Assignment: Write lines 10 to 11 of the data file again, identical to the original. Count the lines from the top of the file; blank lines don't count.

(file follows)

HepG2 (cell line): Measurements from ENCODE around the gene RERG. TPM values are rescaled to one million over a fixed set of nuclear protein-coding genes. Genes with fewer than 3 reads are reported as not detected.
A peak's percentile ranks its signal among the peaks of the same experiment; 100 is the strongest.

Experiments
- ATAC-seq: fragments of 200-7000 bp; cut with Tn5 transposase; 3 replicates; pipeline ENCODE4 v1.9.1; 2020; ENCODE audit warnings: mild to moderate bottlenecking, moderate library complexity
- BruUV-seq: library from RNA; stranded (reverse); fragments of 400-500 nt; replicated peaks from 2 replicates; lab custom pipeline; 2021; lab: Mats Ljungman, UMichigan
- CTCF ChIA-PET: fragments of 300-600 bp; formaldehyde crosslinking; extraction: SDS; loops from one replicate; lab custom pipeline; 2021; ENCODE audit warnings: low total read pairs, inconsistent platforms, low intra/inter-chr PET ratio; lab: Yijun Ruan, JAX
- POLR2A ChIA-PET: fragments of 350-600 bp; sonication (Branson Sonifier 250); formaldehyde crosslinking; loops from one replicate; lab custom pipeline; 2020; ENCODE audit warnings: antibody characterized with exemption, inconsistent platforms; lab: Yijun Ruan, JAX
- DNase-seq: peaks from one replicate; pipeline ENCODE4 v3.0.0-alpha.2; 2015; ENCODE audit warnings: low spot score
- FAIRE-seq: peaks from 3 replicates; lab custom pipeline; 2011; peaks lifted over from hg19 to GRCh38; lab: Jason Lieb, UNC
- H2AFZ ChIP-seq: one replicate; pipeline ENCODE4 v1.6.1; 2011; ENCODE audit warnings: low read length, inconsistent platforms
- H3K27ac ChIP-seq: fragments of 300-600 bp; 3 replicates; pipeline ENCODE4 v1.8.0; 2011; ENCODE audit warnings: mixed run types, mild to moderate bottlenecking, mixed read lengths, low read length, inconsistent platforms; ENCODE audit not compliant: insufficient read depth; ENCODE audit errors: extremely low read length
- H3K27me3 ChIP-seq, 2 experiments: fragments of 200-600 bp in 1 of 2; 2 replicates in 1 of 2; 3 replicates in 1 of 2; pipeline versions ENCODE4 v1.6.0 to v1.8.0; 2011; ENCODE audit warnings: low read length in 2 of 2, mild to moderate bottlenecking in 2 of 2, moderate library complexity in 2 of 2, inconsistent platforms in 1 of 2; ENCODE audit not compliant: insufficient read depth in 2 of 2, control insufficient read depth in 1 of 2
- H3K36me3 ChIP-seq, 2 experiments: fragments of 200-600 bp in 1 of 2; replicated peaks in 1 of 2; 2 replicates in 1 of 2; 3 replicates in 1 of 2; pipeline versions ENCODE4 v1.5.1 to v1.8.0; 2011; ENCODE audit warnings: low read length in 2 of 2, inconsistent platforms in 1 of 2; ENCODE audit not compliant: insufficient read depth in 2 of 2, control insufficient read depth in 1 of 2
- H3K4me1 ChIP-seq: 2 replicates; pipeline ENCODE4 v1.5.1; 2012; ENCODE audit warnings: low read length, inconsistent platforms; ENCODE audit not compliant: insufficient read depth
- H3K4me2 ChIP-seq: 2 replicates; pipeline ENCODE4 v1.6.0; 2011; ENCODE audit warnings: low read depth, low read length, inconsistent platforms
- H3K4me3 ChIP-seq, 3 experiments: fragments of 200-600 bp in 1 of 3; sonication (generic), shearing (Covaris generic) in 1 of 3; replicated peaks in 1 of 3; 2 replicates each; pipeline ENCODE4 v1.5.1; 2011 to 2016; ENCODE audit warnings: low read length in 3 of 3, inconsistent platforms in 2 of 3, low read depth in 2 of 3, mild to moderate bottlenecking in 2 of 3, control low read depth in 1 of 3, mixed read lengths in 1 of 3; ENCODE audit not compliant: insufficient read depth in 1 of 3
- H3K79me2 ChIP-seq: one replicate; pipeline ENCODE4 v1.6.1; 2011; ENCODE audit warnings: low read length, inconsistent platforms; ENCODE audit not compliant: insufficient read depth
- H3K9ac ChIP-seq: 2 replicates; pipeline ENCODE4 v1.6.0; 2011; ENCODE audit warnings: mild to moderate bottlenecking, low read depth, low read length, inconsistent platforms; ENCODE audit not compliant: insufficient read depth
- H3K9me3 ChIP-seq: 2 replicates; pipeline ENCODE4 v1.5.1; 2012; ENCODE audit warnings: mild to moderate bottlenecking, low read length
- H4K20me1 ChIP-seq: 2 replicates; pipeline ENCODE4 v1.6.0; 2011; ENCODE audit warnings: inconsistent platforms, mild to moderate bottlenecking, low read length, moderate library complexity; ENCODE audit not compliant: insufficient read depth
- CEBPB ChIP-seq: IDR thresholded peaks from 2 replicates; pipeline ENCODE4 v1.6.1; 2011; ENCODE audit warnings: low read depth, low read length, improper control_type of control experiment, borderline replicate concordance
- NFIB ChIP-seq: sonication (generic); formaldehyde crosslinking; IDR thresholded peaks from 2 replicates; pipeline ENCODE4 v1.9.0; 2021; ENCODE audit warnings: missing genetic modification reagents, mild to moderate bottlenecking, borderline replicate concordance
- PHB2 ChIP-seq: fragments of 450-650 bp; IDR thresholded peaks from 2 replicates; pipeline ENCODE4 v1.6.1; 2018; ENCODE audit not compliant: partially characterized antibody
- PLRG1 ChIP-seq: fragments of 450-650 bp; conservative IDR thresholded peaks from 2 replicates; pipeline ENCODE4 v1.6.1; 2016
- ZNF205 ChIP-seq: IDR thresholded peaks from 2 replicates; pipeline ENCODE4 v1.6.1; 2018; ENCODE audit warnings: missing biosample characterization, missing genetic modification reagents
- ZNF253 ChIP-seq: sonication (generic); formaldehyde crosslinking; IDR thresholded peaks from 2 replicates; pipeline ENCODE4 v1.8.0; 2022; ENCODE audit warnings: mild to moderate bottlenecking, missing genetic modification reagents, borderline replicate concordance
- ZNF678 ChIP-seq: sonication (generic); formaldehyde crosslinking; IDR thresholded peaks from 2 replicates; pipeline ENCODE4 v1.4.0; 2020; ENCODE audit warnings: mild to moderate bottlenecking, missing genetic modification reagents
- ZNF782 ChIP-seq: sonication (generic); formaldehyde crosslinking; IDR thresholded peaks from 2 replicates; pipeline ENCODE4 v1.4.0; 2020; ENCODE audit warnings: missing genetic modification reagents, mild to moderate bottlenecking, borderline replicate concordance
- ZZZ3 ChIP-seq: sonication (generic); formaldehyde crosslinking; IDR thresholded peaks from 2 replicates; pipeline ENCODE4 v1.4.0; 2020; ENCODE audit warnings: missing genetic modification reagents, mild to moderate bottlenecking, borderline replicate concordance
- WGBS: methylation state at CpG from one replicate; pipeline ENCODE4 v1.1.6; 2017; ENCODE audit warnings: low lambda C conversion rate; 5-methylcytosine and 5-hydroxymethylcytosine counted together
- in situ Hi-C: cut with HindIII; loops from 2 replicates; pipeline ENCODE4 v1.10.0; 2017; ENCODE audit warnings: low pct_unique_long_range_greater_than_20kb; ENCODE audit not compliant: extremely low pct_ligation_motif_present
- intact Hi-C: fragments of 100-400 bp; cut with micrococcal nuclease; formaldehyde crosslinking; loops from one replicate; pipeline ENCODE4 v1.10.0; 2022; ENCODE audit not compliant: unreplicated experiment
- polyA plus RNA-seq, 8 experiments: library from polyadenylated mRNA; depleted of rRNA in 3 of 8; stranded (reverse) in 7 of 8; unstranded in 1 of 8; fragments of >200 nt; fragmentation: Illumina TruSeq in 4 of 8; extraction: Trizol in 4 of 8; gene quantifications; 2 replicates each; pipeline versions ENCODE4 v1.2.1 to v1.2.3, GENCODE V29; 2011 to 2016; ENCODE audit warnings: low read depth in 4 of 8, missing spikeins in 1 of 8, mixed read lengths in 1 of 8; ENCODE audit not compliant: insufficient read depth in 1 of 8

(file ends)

- H2AFZ ChIP-seq: one replicate; pipeline ENCODE4 v1.6.1; 2011; ENCODE audit warnings: low read length, inconsistent platforms
- H3K27ac ChIP-seq: fragments of 300-600 bp; 3 replicates; pipeline ENCODE4 v1.8.0; 2011; ENCODE audit warnings: mixed run types, mild to moderate bottlenecking, mixed read lengths, low read length, inconsistent platforms; ENCODE audit not compliant: insufficient read depth; ENCODE audit errors: extremely low read length